European government and industry leaders have urged jurisdictions around the world to manage the pace of emerging regulation around blockchain technology.
“What we all want to avoid is for a country to declare cryptocurrencies as a security just out of the blue,” said Willem-Jan Bruin, Director of Western Europe of BitFury Group on a panel at London Blockchain Week 2018.
BitFury is one of the largest Bitcoin miners outside of China and provides software and hardware solutions for governments, businesses, organizations and individuals to move assets across the blockchain.
Bruin instead calls for more of a steady dialogue between commercial industry and government leaders to better educate regulators about the technology.
Joining Bruin on the panel were European Union Parliamentarian, Antanas Guoga of Lithuania and Ashley Fox of the South West of England and Gibraltar, who also spoke against regulating the technology now.
Observe and monitor, not regulate
“I’m a proponent of the sandbox environment, no regulation, [just] observe and monitor [developments] because any regulation would make it hard”, said Guoga, popularly known as Tony G.
The best way to facilitate the growth of the blockchain technology adoption into jurisdictions is to “let people in an with open arms, give leeway, allow them to develop, not interfere and [just] advise,” he said.
A good example of this was the move by Luxembourg’s regulators to grant Japan-based bitcoin exchange operator bitFlyer with a licence to enable them to convert fiat currency to cryptocurrency in the EU.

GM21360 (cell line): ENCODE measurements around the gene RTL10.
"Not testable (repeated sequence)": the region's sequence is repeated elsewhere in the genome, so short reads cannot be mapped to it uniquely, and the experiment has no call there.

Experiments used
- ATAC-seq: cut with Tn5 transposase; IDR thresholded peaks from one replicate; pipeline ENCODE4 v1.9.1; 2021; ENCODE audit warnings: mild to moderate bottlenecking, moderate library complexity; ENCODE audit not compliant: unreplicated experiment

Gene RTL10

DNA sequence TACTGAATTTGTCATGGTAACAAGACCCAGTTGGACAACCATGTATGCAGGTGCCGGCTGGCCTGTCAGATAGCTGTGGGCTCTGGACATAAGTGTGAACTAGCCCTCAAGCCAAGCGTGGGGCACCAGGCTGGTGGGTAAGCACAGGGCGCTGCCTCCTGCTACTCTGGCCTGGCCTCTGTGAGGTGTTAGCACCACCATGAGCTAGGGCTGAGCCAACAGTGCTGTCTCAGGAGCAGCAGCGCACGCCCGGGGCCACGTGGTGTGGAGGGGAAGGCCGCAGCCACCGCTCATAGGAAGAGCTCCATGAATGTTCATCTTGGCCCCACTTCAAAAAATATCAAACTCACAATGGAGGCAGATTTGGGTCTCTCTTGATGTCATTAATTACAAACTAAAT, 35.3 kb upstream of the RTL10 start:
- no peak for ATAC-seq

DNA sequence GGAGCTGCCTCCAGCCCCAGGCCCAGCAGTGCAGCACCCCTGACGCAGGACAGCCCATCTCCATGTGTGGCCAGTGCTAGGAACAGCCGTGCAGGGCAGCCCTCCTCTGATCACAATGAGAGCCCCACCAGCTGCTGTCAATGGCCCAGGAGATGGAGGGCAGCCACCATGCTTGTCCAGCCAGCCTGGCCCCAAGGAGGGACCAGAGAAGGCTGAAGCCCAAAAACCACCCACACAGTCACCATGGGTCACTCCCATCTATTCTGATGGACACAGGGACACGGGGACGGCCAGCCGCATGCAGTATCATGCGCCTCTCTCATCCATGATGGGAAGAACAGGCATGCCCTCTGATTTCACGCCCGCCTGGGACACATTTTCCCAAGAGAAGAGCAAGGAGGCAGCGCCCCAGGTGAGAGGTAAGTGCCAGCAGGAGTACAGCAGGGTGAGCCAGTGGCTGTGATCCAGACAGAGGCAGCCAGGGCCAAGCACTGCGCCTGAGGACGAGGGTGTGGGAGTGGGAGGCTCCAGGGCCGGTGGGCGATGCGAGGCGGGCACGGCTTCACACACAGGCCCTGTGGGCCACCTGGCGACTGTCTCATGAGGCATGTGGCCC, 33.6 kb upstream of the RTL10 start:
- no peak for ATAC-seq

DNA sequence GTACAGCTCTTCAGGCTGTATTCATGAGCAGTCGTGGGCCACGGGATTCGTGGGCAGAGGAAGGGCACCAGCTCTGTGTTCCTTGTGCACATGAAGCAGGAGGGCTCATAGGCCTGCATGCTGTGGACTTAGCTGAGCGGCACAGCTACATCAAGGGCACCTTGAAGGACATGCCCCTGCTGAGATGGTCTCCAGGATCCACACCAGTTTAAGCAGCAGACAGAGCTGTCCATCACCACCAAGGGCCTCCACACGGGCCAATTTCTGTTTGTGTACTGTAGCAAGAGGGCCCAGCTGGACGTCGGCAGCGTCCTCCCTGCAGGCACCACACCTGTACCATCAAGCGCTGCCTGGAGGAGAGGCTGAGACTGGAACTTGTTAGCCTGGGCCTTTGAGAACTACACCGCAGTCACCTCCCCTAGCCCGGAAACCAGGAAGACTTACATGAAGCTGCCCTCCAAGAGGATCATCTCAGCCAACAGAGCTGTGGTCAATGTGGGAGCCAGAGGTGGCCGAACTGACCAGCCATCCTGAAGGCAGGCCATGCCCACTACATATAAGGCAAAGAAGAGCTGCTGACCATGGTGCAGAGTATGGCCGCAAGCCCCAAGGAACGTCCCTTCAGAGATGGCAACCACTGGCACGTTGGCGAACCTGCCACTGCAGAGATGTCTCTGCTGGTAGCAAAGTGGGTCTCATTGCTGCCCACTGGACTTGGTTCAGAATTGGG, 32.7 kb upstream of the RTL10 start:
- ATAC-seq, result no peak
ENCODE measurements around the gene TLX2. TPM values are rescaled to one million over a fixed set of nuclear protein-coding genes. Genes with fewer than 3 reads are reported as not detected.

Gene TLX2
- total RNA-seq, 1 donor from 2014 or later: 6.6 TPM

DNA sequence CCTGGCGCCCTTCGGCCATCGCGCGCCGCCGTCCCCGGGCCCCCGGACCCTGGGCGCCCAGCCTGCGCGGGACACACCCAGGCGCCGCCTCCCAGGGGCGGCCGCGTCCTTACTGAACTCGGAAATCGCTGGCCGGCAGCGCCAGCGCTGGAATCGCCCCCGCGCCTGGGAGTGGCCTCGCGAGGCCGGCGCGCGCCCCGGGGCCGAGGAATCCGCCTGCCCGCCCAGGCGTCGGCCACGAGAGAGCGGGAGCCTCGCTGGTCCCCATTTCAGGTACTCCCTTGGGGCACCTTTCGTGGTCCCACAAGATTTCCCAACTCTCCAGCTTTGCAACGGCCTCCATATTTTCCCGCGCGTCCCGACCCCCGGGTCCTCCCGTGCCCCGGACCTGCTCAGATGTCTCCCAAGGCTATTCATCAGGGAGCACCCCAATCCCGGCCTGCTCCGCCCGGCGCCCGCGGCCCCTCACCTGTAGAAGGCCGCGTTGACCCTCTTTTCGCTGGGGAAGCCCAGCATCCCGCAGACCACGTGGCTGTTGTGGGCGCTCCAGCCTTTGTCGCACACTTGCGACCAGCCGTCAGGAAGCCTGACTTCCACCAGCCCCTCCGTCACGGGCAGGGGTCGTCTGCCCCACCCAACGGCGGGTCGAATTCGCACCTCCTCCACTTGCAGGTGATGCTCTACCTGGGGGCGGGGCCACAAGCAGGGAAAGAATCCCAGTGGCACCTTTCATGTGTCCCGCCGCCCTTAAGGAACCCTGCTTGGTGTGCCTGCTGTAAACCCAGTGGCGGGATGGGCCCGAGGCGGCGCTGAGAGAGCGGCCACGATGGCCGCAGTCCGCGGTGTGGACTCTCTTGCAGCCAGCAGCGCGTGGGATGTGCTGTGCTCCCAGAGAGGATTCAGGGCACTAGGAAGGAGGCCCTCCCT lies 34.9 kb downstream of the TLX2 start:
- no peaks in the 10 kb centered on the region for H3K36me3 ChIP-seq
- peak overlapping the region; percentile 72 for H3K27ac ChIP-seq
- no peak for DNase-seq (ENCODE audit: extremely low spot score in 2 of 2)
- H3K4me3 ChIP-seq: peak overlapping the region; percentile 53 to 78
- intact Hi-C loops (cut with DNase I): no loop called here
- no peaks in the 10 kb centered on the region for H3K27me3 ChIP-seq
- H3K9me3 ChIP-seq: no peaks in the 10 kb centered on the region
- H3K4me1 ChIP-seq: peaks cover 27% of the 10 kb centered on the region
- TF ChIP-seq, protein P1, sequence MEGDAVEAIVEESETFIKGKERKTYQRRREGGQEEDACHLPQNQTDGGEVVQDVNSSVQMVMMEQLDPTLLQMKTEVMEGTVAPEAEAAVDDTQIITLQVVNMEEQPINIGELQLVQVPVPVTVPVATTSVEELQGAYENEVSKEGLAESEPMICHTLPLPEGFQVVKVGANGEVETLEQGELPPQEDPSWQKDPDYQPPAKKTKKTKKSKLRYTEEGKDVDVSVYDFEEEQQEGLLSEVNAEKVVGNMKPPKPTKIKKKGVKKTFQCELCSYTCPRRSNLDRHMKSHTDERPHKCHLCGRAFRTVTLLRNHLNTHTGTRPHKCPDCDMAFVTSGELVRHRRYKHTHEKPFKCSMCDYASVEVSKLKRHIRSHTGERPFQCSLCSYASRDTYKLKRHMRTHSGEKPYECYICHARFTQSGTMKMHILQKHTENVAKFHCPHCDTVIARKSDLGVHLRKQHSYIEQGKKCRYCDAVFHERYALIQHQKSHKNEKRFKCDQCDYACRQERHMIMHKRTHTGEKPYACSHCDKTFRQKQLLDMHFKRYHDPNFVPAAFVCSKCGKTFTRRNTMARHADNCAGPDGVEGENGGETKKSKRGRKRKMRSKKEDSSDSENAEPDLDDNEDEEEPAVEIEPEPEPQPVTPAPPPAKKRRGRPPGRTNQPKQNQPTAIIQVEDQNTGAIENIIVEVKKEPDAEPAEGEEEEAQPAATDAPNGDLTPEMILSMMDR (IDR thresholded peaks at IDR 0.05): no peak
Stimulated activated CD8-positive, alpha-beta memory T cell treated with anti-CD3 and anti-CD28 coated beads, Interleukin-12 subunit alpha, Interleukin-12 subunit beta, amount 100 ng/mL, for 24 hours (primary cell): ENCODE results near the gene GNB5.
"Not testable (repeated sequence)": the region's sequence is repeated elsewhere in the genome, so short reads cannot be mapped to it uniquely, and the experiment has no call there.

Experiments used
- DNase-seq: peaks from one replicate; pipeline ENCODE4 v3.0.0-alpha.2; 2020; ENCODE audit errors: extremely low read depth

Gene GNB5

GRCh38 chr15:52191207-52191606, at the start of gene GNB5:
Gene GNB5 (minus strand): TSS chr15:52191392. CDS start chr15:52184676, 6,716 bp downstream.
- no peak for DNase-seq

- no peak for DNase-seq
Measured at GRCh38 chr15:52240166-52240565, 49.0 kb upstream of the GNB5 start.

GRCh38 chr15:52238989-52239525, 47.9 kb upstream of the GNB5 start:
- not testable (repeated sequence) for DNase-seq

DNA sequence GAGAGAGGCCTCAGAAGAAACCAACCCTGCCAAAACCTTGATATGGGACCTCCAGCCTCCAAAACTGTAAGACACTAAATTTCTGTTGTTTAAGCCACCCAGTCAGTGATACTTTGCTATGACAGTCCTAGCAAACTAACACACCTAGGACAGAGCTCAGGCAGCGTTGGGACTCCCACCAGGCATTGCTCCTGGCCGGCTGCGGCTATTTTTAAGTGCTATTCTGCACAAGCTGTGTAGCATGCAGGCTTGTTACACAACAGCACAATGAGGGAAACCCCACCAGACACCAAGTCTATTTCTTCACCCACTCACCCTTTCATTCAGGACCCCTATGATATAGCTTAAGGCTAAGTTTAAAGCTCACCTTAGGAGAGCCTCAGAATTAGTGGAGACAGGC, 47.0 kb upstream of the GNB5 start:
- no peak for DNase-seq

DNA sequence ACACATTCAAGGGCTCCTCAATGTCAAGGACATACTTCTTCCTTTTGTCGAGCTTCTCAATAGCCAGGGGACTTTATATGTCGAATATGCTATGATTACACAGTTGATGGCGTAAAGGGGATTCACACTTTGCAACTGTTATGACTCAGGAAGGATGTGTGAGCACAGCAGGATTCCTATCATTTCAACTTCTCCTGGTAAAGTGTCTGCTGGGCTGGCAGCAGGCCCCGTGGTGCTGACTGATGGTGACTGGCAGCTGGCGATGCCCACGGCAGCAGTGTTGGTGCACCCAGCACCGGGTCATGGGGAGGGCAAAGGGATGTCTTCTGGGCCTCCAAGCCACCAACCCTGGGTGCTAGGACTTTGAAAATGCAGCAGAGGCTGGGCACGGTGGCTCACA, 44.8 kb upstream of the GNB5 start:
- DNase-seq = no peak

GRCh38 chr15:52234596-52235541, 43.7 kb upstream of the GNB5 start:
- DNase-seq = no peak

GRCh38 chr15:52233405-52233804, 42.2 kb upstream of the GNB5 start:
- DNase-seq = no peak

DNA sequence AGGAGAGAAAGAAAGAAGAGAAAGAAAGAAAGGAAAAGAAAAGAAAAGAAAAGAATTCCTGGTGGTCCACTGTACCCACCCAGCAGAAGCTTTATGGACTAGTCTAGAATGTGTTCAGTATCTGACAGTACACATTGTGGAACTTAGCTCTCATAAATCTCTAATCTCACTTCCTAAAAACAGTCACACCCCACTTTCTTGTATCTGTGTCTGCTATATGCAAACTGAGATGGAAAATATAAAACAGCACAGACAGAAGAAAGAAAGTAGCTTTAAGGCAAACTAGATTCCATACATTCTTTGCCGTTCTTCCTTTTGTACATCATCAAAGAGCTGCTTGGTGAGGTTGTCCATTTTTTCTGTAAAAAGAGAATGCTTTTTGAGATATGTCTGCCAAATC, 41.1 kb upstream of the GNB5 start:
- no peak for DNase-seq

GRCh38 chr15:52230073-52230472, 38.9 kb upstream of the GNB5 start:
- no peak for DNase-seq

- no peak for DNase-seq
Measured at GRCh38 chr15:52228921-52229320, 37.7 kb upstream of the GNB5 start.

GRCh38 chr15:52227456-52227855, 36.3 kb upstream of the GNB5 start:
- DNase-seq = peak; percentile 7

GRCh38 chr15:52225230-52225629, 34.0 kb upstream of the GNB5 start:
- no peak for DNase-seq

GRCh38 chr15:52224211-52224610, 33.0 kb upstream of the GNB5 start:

The payment institution license was granted by Luxembourg regulator, the Commission de Surveillance du Secteur Financier (CSSF), and the Luxembourg House of Financial Technology Foundation (LHoFT) this month (January 2018).
“The momentum in Europe is different to China. It’s an open environment” said Guoga.
This momentum is signaled in Gibraltar’s move to launch the world’s first bespoke license for fintech firms using blockchain distributed ledger technology at the end of 2017.
Fox who represents Gibraltar in the EU, shared a more practical point of why he does not want to see the EU putting out a vast number of regulations surrounding blockchain technology.
“It’s just impossible for politicians to draft a law that is going to deal with every eventuality in the future,” he said.
Future in the hands of the community
At this current stage blockchain focused companies are left to navigate the existing regulation when trying to develop their projects.
“I think it would be helpful if the government and regulators at least give direction”, said Bruin, seeking opinions and predictions from where the regulators want to go to avoid surprises.
The main challenge for blockchain startups in this phase is to manage the over hype and risks associated with blockchain and cryptocurrencies, said Guoga.
“All the government action will happen when there is pain and there is blood on the floor and the action can be extreme,” he said.
Fox sees Gibraltar approaching blockchain applications as they have with providing other types of companies with giving out licenses.
“If you get a Gibraltar licence, that’s a sign that you are a serious player, but if you don’t behave yourself that license will be taken away. That will then be an example to the world and you probably won’t do much business again,” said Fox.
Fox also recommends blockchain startups to have codes of conducts, statement of principles and most importantly operate with “integrity and honesty” — if they do this, they will keep their license.
Disclosure: Cryptonews.com is backed by Antanas Guoga.